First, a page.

New York

Larry Poons

Andre Emmerich Gallery

Larry Poons’ status as the last certified modernist painter interests me, independently of any particular painting. In 1972 Michael Fried considered it a matter of “conviction” that Poons’ thick, dense, poured paintings were the authentic successors to the school of Olitski. Poons’ work is crude, not lyrical; gloppy rather than slick; clotted and clogged rather than sensual and efficient. Looking back over the ’70s, Poons acts as a barometer of change in the look of a lot of abstract painting—a look which Ralph Humphrey, Ron Gorchov, and even artists like Rodney Ripps share, even though they could not be termed modernist in the Friedian sense. For me, the change ii; sensibility has come to a head in Barbara Rose’s “Painting of the ’80s” show, a change from the rigor of Newman to the emotional messiness of Still. Poons’ paintings look more and more like Still’s in their sluggishness, and absolutely unlike Pollock’s or Louis’, whose work he once was said to have synthesized.

The new paintings are neither abstract nor pictorial. The “skin” of paint is very aggressive on its own terms, but it is not really interesting enough in itself to capture and hold our attention. The question I kept asking myself was what is he hiding? The paint acts as a barrier, like some impenetrable bark, leprous skin, or lava flow. Rather than wondering about what is there, I wonder what Poons has eliminated, decided to cover up. These paintings are extremely thick, with hundreds of colors and lots of surface incident. They are very slow to look at and were probably slow to make. Poons’ most explicit concern seems to be with paint being dragged around, with its build up, with its drying time. All the slowness does not yield to a satisfying conclusion, and stays diffuse and aimless. In the last three years color has gone from beige and tans to grays, a kind of no-color accomplished by the use of grayed complementaries in close, splintered proximity—like burnt orange and olive green. Color has gone, in other words, from fleshy to visceral—literally, anatomical insides, intestinelike color, multicolored mush that gives the overall impression of a dirty neutral.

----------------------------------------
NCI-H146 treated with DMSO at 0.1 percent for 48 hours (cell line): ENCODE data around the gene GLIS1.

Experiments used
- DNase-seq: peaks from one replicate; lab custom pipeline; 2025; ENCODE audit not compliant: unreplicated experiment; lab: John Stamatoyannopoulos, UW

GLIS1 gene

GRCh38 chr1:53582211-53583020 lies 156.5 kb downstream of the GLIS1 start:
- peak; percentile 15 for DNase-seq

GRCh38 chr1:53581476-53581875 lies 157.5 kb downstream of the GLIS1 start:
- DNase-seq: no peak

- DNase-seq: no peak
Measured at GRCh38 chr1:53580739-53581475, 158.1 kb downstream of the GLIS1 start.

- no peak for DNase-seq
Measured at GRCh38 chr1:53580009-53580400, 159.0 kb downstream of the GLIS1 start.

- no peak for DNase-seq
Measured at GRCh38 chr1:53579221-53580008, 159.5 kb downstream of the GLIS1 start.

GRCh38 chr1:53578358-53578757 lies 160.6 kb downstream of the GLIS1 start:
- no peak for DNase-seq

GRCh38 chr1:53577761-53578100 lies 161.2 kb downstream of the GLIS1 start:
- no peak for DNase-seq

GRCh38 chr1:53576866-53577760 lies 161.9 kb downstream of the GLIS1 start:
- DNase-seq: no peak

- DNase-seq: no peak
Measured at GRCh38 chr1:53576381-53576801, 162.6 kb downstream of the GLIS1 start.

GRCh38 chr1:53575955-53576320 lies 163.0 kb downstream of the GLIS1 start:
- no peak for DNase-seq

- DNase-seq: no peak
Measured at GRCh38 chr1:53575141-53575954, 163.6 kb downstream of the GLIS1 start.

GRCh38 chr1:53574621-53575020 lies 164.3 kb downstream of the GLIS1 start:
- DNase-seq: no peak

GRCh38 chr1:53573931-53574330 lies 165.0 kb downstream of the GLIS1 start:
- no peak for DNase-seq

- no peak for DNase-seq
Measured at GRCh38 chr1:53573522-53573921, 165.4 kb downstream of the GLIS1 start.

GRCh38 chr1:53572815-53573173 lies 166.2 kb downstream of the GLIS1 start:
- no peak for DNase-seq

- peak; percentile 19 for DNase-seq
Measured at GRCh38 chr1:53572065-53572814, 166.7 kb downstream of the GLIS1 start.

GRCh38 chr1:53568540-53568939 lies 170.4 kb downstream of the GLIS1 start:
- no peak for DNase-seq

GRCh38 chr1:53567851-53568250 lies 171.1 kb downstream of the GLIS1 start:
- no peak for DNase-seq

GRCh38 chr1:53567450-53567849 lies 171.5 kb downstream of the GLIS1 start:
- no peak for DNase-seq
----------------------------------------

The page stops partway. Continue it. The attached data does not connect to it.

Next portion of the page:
I never liked Poons’ career-opening dot/ellipse paintings or his career-switching elephant skin paintings (although I liked the guts it took to change styles). I do think, however, that the first group of drip/splash paintings are quite attractive. There is one in the Boston Museum of Fine Arts about a mile long with a gorgeous expanse of emerald green-blue. The painting is “about” a kind of bravura performance, a specialized kind of painting craft, and the technical effort necessary to accomplish such a unified gesture on such a huge surface.

This should not be confused with any supposed intellectual content. According to Michael Fried, Poons’ main ambition is that “every grain or particle or atom of surface compete in presentness with every other.” This is complicated by the competition of color tactility: “color and tactility contend with one another for possession of the picture-surface.” If that’s what makes the paintings important, or good, then they aren’t either. The new splash/drip/glob paintings must be seen close up, must be read up and down (most of them are tall and skinny), and need to be explored for bits of color which appear and disappear. Presentness is ruled out from the start, and competition is not between color and tactility but between the viewer’s impatience and the paintings’ obdurate physicality. Poons is not quite up to Fried’s metaphors of the free market system (competition between all individual parts) and capitalism (possession of the surface, like ownership of the property). My bark, lava, and intestinal metaphors are only slightly more adequate, but I think they stick closer to the actual manipulations of paint.

Jeff Perrone